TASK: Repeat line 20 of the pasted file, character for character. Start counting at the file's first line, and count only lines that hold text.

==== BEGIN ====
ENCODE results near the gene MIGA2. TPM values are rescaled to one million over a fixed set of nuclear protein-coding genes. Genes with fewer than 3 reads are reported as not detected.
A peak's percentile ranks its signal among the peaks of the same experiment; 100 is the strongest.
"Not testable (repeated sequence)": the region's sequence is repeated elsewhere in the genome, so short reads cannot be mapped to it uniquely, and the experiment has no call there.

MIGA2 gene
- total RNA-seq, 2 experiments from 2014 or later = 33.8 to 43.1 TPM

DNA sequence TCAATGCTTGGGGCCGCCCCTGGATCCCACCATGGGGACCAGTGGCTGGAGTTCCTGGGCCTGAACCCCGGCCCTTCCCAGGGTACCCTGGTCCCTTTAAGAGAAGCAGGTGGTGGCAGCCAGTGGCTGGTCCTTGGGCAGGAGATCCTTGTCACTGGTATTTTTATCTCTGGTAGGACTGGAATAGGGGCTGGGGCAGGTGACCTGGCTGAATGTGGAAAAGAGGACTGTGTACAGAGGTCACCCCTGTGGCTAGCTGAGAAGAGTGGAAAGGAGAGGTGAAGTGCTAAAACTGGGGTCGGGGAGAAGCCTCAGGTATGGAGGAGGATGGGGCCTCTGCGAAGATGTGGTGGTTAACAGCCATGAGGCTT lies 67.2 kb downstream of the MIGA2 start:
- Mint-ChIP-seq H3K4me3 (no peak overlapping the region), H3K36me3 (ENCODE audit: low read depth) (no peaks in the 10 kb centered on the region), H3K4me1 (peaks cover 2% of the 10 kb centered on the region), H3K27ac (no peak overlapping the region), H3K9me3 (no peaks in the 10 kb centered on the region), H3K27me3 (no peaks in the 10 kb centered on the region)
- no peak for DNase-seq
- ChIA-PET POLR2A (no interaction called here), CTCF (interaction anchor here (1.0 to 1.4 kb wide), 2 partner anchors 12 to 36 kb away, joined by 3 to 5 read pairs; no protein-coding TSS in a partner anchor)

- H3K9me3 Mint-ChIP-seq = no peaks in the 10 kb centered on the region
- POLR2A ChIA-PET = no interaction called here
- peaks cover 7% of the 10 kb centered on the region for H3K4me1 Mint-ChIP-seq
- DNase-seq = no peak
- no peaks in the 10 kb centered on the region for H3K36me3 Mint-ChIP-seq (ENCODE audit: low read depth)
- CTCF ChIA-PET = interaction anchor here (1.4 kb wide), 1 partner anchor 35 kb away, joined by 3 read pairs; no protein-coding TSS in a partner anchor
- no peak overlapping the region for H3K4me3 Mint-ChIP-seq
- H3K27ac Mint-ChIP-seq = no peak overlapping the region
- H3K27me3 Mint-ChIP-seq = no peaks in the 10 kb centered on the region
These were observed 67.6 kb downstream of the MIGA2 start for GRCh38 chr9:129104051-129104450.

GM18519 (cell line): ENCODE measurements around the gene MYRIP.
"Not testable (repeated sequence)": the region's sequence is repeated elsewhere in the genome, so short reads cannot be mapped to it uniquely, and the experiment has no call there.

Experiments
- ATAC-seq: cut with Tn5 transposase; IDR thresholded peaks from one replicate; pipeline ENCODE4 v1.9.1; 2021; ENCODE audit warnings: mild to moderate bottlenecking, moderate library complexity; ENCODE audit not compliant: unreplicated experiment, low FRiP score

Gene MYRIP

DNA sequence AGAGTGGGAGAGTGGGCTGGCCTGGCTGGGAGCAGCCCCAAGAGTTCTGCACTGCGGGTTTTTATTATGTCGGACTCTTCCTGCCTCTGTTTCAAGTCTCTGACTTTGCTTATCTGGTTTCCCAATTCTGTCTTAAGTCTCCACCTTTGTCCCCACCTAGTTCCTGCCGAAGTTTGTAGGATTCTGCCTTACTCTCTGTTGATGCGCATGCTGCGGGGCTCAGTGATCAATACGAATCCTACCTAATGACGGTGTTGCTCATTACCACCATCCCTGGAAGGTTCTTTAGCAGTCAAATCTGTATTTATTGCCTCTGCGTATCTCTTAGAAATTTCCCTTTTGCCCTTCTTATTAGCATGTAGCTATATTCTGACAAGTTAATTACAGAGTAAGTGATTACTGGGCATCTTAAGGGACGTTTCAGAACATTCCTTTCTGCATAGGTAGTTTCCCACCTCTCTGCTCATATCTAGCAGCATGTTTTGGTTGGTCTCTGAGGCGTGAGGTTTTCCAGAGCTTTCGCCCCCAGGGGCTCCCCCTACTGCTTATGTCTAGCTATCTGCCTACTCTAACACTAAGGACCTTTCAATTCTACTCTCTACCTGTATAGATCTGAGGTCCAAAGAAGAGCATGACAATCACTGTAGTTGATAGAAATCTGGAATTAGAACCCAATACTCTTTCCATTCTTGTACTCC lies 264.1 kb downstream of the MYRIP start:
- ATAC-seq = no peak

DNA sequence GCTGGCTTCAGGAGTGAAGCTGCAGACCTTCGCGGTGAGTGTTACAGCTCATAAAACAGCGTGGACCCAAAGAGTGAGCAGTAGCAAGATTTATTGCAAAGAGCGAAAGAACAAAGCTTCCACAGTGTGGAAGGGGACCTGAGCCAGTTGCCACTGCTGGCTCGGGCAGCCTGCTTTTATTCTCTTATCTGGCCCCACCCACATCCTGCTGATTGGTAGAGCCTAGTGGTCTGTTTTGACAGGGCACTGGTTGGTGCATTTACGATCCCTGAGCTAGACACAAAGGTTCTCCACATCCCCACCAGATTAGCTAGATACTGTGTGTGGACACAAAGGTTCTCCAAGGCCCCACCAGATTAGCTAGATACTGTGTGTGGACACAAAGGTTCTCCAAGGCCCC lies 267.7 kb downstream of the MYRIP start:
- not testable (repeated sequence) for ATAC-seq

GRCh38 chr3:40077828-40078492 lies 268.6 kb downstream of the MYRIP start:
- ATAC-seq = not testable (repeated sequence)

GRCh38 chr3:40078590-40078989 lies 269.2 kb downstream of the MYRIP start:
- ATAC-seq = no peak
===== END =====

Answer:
GM18519 (cell line): ENCODE measurements around the gene MYRIP.